The Gender Gap in Religion Around the World
Standard lists of history’s most influential religious leaders – among them Abraham, Moses, Jesus, Muhammad, Siddhartha Gautama (the Buddha) – tend to be predominantly, if not exclusively, male. Many religious groups, including Roman Catholics and Orthodox Jews, allow only men to be clergy, while others, including some denominations in the evangelical Protestant tradition, have lifted that restriction only in recent decades. Yet it often appears that the ranks of the faithful are dominated by women.
Israel’s Religiously Divided Society
There are deep divisions in Israeli society over political values and religion’s role in public life — not only between Jews and the Arab minority, but also among the religious subgroups that make up Israeli Jewry.
Republicans Prefer Blunt Talk About Islamic Extremism, Democrats Favor Caution
Half of Americans say the next president should be careful not to criticize Islam as a whole when speaking about Islamic extremists, while four-in-ten want the next president to speak bluntly about Islamic extremists even if the statements are critical of Islam as a whole.
Faith and the 2016 Campaign
GOP contender Donald Trump is not widely viewed as religious, even among Republicans. And the share of Americans who say Hillary Clinton is not a religious person has risen sharply since she first ran for president eight years ago.
Event: Is the American Public Becoming Less Religious?
U.S. Public Becoming Less Religious
There has been a modest drop in overall rates of belief in God and participation in religious practices. But religiously affiliated Americans are as observant as before.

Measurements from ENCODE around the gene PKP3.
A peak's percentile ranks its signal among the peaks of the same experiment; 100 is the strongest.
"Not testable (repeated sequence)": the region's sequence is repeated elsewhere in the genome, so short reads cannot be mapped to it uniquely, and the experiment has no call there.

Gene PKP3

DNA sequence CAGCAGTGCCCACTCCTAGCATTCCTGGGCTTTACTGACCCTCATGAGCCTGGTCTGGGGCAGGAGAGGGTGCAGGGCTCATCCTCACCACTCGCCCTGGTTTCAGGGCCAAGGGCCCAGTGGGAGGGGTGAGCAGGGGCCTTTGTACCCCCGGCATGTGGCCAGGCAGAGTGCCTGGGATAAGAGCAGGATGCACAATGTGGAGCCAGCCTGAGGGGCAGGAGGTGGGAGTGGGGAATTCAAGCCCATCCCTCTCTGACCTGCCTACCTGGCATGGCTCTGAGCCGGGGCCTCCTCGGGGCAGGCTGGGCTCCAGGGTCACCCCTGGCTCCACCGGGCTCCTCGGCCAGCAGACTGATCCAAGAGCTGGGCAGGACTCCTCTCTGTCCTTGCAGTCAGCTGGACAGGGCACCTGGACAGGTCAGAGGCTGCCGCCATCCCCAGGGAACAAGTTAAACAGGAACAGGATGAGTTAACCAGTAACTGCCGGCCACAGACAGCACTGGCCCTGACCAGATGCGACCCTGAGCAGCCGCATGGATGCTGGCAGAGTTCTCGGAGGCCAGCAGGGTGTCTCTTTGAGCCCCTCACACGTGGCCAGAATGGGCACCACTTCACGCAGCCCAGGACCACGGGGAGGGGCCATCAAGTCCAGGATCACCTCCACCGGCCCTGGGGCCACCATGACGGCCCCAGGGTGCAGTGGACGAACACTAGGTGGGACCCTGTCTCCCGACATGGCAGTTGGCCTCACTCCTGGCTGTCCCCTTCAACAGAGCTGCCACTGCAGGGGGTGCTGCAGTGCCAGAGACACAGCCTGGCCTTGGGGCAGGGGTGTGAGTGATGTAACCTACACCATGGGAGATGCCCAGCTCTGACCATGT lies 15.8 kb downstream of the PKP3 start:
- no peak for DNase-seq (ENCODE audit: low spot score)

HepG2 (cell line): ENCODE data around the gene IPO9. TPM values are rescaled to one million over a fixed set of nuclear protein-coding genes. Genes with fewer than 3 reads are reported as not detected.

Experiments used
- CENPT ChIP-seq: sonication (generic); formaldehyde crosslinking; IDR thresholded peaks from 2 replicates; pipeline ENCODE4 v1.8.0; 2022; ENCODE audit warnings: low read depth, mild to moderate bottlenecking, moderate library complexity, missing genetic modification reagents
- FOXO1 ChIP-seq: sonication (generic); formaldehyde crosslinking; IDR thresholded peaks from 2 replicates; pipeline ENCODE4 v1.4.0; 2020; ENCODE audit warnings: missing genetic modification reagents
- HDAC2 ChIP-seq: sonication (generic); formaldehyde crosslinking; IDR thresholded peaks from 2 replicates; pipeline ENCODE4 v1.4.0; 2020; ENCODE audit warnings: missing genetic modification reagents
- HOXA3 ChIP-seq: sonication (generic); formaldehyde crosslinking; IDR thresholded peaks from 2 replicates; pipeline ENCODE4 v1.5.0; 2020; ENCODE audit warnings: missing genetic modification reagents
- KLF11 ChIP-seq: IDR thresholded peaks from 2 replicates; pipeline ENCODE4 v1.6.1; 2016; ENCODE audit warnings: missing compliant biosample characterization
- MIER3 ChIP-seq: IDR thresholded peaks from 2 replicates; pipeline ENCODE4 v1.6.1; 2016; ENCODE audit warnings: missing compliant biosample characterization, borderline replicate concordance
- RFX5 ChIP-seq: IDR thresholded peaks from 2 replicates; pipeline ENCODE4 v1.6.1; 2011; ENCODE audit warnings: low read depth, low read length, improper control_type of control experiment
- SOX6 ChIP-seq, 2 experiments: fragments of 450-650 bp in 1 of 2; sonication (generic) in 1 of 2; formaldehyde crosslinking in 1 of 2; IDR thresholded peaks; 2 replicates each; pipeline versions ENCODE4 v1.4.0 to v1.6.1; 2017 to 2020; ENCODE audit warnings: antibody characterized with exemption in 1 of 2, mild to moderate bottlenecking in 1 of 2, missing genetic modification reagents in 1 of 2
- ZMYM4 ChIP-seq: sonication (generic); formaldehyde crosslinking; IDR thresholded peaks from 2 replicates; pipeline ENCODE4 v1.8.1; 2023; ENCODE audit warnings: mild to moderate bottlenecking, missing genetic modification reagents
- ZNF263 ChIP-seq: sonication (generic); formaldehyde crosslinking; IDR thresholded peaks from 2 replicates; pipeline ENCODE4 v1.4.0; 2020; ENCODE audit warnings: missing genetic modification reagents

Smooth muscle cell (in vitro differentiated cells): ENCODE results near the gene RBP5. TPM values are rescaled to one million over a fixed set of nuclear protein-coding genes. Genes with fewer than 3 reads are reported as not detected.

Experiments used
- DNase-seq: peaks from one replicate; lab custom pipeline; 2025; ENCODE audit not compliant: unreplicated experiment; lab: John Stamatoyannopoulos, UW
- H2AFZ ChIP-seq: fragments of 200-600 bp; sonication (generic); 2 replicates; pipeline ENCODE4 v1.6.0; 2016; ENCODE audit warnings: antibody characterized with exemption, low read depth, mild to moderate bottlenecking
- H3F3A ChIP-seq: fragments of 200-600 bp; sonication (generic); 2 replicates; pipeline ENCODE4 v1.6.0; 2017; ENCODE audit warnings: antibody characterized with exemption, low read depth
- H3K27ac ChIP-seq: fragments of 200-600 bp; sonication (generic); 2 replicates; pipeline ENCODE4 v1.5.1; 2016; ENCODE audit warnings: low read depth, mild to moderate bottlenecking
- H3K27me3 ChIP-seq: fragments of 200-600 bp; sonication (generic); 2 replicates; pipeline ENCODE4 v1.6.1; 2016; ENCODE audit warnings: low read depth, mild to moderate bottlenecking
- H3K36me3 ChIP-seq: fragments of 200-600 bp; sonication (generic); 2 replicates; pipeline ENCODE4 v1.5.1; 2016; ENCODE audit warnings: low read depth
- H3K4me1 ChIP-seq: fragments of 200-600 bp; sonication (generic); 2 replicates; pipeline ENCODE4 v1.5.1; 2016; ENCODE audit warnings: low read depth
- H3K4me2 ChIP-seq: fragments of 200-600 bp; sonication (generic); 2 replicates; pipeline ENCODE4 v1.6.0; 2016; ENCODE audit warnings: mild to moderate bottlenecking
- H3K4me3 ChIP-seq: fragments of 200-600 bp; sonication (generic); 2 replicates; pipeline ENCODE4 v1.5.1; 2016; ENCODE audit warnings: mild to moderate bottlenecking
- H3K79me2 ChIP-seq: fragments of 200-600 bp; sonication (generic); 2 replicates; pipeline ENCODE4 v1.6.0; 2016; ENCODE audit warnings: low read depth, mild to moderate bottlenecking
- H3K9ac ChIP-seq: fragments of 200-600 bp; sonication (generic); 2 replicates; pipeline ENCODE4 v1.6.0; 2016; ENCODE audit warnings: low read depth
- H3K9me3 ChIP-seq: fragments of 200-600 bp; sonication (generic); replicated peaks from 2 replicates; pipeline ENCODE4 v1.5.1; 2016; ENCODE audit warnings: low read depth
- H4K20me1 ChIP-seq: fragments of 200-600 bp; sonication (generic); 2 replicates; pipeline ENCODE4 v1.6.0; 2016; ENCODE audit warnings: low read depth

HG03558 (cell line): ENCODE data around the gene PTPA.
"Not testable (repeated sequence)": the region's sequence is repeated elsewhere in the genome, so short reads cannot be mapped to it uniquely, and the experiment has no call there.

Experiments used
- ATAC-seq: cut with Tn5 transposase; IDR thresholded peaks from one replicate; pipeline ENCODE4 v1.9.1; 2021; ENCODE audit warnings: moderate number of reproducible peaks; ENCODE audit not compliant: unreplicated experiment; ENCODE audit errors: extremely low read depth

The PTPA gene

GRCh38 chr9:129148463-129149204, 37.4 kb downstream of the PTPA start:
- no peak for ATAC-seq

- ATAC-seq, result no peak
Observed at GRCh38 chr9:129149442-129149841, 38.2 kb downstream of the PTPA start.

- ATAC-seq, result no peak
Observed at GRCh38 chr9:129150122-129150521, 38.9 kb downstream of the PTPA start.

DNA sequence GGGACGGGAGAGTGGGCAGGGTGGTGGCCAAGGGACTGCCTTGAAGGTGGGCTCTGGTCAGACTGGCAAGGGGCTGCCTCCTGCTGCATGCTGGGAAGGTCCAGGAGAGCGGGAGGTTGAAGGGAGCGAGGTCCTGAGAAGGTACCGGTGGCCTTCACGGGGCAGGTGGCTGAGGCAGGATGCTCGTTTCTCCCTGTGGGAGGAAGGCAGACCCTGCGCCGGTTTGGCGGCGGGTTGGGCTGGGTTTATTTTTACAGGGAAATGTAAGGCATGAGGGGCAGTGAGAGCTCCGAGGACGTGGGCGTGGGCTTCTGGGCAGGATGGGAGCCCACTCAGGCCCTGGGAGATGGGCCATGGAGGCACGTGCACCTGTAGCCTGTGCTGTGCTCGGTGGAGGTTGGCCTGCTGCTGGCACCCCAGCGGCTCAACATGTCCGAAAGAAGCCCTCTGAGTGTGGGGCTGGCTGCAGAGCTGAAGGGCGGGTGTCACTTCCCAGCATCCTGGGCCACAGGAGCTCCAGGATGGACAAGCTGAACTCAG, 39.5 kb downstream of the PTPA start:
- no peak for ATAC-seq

Positive Impact of Pope Francis on Views of the Church, Especially Among Democrats and Liberals
Pope Francis has generated goodwill toward the Catholic Church among many Americans across the political spectrum. But Democrats and liberals are especially likely to say they have a more positive view of the Church because of Francis.
U.S. Catholics Open to Non-Traditional Families
When Pope Francis arrives in the U.S., he will find a Catholic public that is remarkably accepting of a variety of non-traditional families, according to a new survey on family life, sexuality and Catholic identity.
A Portrait of American Orthodox Jews
Compared with most other Jewish Americans, Orthodox Jews on average are younger, get married earlier and have bigger families. They also tend to be more religiously observant and more socially and politically conservative.
Catholics Divided Over Global Warming
A solid majority of U.S. Catholics believe that Earth is warming. But climate change is a highly politicized issue that sharply divides American Catholics, like the U.S. public as a whole, mainly along political party lines.